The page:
Trebizond initially controlled a contiguous area on the southern Black Sea coast between Soterioupolis and Sinope, comprising the modern Turkish provinces of Sinop, Ordu, Giresun, Trabzon, Bayburt, Gümüşhane, Rise and Artvin. In the thirteenth century, the empire controlled Perateia which included Cherson and Kerch on the Crimean peninsula. David Komnenos expanded rapidly to the west, occupying first Sinope, then Paphlagonia and Heraclea Pontica until his territory bordered the Empire of Nicaea founded by Theodore I Laskaris. The territories west of Sinope were lost to the Empire of Nicaea by 1206. Sinope itself fell to the Seljuks in 1214.

Prosperity
While Epirus effectively disintegrated in the 14th century, and the Nicaean Empire succeeded in retaking Constantinople and extinguishing the feeble Latin Empire, only to be conquered in 1453 by the Ottoman Empire, Trebizond managed to outlive its competitors in Epirus and Nicaea.

Trebizond was in continual conflict with the Sultanate of Iconium and later with the Ottoman Turks, as well as Byzantium, the Italian republics, and especially the Genoese. It was an empire more in title than in fact, surviving by playing its rivals against each other, and offering the daughters of its rulers for marriage with generous dowries, especially with the Turkmen rulers of interior Anatolia.

The destruction of Baghdad by Hulagu Khan in 1258 made Trebizond the western terminus of the Silk Road. The city grew to tremendous wealth on the Silk Road trade under the protection of the Mongols. Marco Polo returned to Europe by way of Trebizond in 1295. Under the rule of Alexios III (1349–1390) the city was one of the world's leading trade centres and was renowned for its great wealth and artistic accomplishment.

Climax and Civil War
The small Empire of Trebizond had been most successful in asserting itself at its very start, under the leadership of Alexios I (1204–1222) and especially his younger brother David Komnenos, who died in battle in 1214. Alexios' second son Manuel I (1238–1263) had preserved internal security and acquired the reputation of a great commander, but the empire was already losing outlying provinces to the Turkmen, and found itself forced to pay tribute to the Seljuks of Rum and then to the Mongols of Persia, a sign of things to come. The troubled reign of John II (1280–1297) included a reconciliation with the Byzantine Empire and the end of Trapezuntine claims to Constantinople. Trebizond reached its greatest wealth and influence during the long reign of Alexios II (1297–1330). Trebizond suffered a period of repeated imperial depositions and assassinations from the end of Alexios' reign until the first years of Alexios III, ending in 1355. The empire never fully recovered its internal cohesion, commercial supremacy or territory.

Decline and Fall
Manuel III (1390–1417), who succeeded his father Alexios III as emperor, allied himself with Timur, and benefited from Timur's defeat of the Ottoman Turks at the Battle of Ankara in 1402. His son Alexios IV (1417–1429) married two of his daughters to Jihan Shah, khan of the Kara Koyunlu, and to Ali Beg, khan of the Ak Koyunlu; while his eldest daughter Maria became the third wife of the Byzantine Emperor John VIII Palaiologos. Pero Tafur, who visited the city in 1437, reported that Trebizond had less than 4,000 troops.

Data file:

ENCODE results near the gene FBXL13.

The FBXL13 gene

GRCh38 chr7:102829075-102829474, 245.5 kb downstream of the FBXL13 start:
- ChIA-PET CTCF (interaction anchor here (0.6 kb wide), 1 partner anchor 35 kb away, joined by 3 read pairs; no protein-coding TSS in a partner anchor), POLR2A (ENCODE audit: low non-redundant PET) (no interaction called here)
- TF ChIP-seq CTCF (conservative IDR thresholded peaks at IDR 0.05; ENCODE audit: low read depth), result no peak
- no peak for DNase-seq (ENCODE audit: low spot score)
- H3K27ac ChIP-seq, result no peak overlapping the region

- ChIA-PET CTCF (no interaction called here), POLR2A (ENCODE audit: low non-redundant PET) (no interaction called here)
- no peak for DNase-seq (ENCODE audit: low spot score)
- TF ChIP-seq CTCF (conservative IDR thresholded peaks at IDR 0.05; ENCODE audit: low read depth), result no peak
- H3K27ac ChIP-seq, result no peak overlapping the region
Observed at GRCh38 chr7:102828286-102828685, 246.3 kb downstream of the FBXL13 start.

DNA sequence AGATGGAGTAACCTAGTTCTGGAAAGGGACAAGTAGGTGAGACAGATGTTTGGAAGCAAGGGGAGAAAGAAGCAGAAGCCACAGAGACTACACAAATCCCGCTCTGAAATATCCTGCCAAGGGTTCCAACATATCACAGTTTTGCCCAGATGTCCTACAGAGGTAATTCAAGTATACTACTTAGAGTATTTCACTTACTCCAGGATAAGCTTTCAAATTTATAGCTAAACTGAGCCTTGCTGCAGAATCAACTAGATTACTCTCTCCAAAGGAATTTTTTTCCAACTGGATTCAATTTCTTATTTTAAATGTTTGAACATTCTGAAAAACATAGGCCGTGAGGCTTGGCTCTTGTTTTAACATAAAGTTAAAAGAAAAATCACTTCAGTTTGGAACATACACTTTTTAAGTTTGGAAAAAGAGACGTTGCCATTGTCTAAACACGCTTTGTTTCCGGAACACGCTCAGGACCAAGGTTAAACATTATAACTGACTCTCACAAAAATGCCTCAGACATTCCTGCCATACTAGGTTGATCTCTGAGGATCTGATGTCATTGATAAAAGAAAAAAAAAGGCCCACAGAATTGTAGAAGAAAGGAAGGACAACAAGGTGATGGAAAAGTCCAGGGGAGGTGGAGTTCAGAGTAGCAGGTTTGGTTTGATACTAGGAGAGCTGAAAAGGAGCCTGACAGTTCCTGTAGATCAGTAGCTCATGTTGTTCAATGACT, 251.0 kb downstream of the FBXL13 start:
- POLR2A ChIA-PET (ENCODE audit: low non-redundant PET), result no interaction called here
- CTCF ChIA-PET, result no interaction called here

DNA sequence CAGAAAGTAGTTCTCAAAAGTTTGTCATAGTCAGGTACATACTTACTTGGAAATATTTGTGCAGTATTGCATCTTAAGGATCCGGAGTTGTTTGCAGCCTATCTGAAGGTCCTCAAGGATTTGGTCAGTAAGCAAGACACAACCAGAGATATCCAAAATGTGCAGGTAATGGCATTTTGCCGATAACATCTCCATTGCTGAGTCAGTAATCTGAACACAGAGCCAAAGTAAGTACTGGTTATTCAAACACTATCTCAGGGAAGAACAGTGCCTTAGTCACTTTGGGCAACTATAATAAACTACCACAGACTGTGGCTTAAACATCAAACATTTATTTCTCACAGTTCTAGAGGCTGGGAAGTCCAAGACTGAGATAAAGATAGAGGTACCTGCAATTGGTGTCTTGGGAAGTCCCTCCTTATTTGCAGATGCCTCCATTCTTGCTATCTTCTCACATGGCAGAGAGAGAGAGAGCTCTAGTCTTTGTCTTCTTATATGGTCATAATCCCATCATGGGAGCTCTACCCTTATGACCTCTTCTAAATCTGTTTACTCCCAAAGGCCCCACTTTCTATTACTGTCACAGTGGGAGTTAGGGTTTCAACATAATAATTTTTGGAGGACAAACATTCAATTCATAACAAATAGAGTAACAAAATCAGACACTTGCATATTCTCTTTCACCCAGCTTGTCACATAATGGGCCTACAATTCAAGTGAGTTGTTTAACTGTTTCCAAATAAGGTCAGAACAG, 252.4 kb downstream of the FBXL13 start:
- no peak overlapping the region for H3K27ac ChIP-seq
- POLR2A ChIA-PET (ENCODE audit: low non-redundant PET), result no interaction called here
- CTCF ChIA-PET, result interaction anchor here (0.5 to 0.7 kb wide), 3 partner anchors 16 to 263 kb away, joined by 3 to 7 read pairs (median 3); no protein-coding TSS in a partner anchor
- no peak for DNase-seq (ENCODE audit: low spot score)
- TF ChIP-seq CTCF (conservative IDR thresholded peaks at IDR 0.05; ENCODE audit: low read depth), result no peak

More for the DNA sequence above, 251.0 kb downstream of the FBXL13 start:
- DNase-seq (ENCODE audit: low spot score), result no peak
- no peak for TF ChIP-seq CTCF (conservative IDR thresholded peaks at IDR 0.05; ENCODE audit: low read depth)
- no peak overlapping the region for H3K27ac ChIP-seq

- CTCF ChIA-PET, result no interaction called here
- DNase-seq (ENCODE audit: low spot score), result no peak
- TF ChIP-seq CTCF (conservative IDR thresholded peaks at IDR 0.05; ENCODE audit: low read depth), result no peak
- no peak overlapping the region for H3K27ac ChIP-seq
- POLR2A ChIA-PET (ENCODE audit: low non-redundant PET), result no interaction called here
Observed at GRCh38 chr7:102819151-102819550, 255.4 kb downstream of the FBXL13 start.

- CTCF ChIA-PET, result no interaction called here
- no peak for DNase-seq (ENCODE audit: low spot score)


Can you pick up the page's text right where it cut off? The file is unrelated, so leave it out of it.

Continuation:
John IV (1429–1459) could not help but see his Empire would soon share the same fate as Constantinople. The Ottoman Sultan Murad II first attempted to take the capital by sea in 1442, but high surf made the landings difficult and the attempt was repulsed. While Mehmed II was away laying siege to Belgrade in 1456, the Ottoman governor of Amasya attacked Trebizond, and although defeated, took many prisoners and extracted a heavy tribute.

John IV prepared for the eventual assault by forging alliances. He gave his daughter to the son of his brother-in-law, Uzun Hasan, khan of the Ak Koyunlu, in return for his promise to defend Trebizond. He also secured promises of help from the Turkish emirs of Sinope and Karamania, and from the king and princes of Georgia.

After John's death in 1459, his brother David came to power and misused these alliances. David intrigued with various European powers for help against the Ottomans, speaking of wild schemes that included the conquest of Jerusalem. Mehmed II eventually heard of these intrigues, and was further provoked to action by David's demand that Mehmed remit the tribute imposed on his brother.

Mehmed's response came in the summer of 1461. He led a sizeable army from Brusa, first to Sinope whose emir quickly surrendered, then south across Armenia to neutralize Uzun Hasan. Having isolated Trebizond, Mehmed quickly swept down upon it before the inhabitants knew he was coming, and placed it under siege. The city held out for a month before the emperor David surrendered on August 15, 1461.

With the fall of Trebizond, the territory of "the Last Greek Empire" was extinguished.


List of Trapezuntine Emperors

• Alexios I Megas Komnenos (1204–1222)
• Andronikos I Gidos (1222–1235)
• John I Axouchos Megas Komnenos (1235–1238)
• Manuel I Megas Komnenos (1238–1263)
• Andronikos II Megas Komnenos (1263–1266)
• George Megas Komnenos (1266–1280)
• John II Megas Komnenos (1280–1284)